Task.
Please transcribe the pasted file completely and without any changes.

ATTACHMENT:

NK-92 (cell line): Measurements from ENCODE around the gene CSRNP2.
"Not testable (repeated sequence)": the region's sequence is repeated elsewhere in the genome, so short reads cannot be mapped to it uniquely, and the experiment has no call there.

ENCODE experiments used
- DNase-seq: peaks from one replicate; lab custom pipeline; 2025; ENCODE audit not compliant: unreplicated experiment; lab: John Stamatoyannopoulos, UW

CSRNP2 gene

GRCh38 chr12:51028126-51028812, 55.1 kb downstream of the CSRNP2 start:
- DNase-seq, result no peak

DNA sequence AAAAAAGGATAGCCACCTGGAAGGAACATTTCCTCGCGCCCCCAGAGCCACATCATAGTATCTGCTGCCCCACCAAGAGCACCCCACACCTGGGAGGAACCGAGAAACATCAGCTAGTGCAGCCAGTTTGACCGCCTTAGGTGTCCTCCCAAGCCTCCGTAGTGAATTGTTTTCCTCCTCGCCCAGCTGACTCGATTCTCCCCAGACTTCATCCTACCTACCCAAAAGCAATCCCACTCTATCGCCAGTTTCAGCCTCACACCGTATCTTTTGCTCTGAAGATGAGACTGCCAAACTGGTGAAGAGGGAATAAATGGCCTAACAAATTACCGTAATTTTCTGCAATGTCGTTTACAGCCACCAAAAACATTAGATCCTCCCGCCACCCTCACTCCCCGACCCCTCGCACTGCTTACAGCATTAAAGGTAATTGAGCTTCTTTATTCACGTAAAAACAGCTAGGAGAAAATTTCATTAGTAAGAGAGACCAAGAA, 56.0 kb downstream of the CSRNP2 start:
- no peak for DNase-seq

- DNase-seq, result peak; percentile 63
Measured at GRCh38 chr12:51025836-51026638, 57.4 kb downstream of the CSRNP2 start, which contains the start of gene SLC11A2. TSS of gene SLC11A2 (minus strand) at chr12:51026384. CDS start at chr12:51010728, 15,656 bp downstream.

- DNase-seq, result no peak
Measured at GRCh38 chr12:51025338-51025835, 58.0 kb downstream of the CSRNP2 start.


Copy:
NK-92 (cell line): Measurements from ENCODE around the gene CSRNP2.
"Not testable (repeated sequence)": the region's sequence is repeated elsewhere in the genome, so short reads cannot be mapped to it uniquely, and the experiment has no call there.

ENCODE experiments used
- DNase-seq: peaks from one replicate; lab custom pipeline; 2025; ENCODE audit not compliant: unreplicated experiment; lab: John Stamatoyannopoulos, UW

CSRNP2 gene

GRCh38 chr12:51028126-51028812, 55.1 kb downstream of the CSRNP2 start:
- DNase-seq, result no peak

DNA sequence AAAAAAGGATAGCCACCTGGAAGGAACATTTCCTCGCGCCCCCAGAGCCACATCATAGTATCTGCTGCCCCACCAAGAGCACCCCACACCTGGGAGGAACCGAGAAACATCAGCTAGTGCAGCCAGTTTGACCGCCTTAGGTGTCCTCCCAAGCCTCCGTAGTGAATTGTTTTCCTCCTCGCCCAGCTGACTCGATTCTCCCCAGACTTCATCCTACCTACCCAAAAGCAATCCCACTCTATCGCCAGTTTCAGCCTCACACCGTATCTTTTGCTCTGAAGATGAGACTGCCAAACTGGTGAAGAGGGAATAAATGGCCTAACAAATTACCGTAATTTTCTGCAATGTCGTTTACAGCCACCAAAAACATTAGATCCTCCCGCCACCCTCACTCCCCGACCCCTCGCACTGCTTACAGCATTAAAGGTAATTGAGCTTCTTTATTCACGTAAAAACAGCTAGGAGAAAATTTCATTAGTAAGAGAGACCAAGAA, 56.0 kb downstream of the CSRNP2 start:
- no peak for DNase-seq

- DNase-seq, result peak; percentile 63
Measured at GRCh38 chr12:51025836-51026638, 57.4 kb downstream of the CSRNP2 start, which contains the start of gene SLC11A2. TSS of gene SLC11A2 (minus strand) at chr12:51026384. CDS start at chr12:51010728, 15,656 bp downstream.

- DNase-seq, result no peak
Measured at GRCh38 chr12:51025338-51025835, 58.0 kb downstream of the CSRNP2 start.